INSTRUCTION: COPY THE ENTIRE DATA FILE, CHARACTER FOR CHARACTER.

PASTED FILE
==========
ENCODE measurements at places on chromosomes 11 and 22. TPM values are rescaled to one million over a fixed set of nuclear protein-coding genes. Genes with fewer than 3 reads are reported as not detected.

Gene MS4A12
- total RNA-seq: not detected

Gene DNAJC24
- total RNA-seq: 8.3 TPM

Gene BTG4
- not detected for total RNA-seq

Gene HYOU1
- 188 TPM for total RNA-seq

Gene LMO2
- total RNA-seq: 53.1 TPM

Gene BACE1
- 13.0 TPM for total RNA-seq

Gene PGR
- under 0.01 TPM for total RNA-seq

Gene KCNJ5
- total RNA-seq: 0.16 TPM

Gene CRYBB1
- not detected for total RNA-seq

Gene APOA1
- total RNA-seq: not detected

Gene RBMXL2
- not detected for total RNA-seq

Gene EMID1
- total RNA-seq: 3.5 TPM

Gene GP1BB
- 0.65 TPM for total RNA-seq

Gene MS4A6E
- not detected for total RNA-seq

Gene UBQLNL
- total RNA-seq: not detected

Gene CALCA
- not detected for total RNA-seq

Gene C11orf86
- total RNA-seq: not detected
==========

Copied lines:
ENCODE measurements at places on chromosomes 11 and 22. TPM values are rescaled to one million over a fixed set of nuclear protein-coding genes. Genes with fewer than 3 reads are reported as not detected.

Gene MS4A12
- total RNA-seq: not detected

Gene DNAJC24
- total RNA-seq: 8.3 TPM

Gene BTG4
- not detected for total RNA-seq

Gene HYOU1
- 188 TPM for total RNA-seq

Gene LMO2
- total RNA-seq: 53.1 TPM

Gene BACE1
- 13.0 TPM for total RNA-seq

Gene PGR
- under 0.01 TPM for total RNA-seq

Gene KCNJ5
- total RNA-seq: 0.16 TPM

Gene CRYBB1
- not detected for total RNA-seq

Gene APOA1
- total RNA-seq: not detected

Gene RBMXL2
- not detected for total RNA-seq

Gene EMID1
- total RNA-seq: 3.5 TPM

Gene GP1BB
- 0.65 TPM for total RNA-seq

Gene MS4A6E
- not detected for total RNA-seq

Gene UBQLNL
- total RNA-seq: not detected

Gene CALCA
- not detected for total RNA-seq

Gene C11orf86
- total RNA-seq: not detected